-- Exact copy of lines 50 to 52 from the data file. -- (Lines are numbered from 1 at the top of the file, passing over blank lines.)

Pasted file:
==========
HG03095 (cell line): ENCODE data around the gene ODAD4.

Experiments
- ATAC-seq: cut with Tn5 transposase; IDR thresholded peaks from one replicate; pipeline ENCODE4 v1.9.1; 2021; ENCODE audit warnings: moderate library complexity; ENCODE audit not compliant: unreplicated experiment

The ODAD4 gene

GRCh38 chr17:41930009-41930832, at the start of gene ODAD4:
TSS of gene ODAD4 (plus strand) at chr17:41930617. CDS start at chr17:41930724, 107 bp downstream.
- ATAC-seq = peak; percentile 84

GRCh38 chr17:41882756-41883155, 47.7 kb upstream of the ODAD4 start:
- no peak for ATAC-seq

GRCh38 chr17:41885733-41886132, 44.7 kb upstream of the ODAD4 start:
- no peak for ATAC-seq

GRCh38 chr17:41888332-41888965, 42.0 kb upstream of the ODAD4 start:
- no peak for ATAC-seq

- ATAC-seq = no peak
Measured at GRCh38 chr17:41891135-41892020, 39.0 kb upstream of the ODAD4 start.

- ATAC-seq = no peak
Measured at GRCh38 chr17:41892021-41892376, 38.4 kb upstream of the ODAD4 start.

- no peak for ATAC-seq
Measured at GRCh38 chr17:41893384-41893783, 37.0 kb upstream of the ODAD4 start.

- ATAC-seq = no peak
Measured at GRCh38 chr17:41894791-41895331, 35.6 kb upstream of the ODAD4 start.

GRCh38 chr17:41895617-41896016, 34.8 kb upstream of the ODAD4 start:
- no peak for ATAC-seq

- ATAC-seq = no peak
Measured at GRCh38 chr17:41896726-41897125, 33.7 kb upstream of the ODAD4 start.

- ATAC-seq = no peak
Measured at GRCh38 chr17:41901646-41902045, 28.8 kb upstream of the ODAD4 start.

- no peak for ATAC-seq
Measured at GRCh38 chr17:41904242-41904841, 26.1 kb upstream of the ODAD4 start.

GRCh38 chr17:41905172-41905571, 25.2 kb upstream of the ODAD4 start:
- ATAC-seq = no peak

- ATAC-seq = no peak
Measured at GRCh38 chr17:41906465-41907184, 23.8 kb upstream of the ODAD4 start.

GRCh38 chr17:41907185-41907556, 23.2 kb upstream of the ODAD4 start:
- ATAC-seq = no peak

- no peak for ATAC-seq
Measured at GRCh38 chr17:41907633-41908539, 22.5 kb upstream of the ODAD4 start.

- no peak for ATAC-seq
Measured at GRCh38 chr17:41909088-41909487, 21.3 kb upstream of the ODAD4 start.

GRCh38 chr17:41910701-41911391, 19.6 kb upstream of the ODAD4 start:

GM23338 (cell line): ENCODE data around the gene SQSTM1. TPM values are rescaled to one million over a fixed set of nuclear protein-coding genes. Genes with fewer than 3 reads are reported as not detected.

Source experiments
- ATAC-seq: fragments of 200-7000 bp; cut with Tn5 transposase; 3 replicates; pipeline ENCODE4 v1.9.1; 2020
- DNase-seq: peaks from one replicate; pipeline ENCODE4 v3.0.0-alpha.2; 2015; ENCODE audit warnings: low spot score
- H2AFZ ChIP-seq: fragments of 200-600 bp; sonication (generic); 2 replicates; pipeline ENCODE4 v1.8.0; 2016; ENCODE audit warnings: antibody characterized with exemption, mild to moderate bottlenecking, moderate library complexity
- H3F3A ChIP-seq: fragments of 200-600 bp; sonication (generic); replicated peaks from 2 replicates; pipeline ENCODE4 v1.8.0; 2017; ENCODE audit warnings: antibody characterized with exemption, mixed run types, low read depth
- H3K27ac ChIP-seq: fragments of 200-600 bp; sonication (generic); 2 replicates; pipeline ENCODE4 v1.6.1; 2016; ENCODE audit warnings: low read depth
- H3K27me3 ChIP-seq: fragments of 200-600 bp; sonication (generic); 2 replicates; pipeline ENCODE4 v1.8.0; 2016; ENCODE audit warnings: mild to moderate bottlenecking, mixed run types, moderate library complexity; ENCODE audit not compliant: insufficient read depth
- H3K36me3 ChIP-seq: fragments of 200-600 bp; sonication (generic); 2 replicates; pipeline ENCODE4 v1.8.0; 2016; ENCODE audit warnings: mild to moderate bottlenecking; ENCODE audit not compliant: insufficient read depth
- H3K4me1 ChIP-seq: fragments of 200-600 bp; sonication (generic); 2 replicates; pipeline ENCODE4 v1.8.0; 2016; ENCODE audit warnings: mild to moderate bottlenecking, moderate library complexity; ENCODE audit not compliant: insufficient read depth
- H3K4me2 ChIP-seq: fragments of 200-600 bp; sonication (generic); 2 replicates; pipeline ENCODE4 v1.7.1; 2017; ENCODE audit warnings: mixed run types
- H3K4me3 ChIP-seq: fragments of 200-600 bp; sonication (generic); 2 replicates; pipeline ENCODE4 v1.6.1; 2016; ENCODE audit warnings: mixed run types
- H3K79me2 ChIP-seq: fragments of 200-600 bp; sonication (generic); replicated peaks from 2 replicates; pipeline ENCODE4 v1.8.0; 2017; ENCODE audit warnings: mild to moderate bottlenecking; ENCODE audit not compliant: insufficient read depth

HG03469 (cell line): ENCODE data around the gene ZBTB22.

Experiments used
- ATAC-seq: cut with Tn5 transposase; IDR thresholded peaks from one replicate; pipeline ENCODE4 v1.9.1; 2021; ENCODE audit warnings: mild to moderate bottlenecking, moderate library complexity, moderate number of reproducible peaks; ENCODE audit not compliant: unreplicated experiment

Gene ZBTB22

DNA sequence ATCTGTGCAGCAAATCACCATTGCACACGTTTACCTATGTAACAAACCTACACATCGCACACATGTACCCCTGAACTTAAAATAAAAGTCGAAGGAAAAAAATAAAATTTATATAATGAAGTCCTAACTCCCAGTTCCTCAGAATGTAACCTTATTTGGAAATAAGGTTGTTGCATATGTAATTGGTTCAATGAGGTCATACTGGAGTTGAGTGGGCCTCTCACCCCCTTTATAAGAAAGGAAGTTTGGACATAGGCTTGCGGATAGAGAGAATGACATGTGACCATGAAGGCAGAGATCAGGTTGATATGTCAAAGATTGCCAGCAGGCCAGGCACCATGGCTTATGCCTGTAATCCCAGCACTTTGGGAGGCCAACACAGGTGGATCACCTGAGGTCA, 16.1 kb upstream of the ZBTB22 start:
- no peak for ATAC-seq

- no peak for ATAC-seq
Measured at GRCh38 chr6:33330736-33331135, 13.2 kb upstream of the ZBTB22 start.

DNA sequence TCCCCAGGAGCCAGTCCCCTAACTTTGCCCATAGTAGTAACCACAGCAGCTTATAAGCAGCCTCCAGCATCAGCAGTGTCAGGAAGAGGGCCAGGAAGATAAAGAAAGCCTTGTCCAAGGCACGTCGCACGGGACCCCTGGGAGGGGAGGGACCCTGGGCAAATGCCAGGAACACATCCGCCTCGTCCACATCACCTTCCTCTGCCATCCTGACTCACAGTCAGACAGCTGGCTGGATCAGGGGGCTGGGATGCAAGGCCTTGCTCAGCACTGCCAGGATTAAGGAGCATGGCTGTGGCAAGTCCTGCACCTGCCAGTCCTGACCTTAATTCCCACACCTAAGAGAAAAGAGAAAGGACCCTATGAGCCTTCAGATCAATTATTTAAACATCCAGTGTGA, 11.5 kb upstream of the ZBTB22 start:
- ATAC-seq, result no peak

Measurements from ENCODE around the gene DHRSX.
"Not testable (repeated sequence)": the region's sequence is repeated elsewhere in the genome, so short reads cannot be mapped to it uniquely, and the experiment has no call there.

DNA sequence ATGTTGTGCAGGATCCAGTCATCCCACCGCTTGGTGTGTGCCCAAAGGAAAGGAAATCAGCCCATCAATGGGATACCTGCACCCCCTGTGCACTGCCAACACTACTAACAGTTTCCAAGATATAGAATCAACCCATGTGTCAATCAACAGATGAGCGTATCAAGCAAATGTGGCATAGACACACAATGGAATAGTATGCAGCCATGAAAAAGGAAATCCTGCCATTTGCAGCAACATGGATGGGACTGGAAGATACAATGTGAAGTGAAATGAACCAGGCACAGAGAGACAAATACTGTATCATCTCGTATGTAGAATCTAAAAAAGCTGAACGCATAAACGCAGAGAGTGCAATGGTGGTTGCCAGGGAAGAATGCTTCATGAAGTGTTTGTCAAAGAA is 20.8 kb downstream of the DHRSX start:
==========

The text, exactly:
- H3K4me1 ChIP-seq: fragments of 200-600 bp; sonication (generic); 2 replicates; pipeline ENCODE4 v1.8.0; 2016; ENCODE audit warnings: mild to moderate bottlenecking, moderate library complexity; ENCODE audit not compliant: insufficient read depth
- H3K4me2 ChIP-seq: fragments of 200-600 bp; sonication (generic); 2 replicates; pipeline ENCODE4 v1.7.1; 2017; ENCODE audit warnings: mixed run types
- H3K4me3 ChIP-seq: fragments of 200-600 bp; sonication (generic); 2 replicates; pipeline ENCODE4 v1.6.1; 2016; ENCODE audit warnings: mixed run types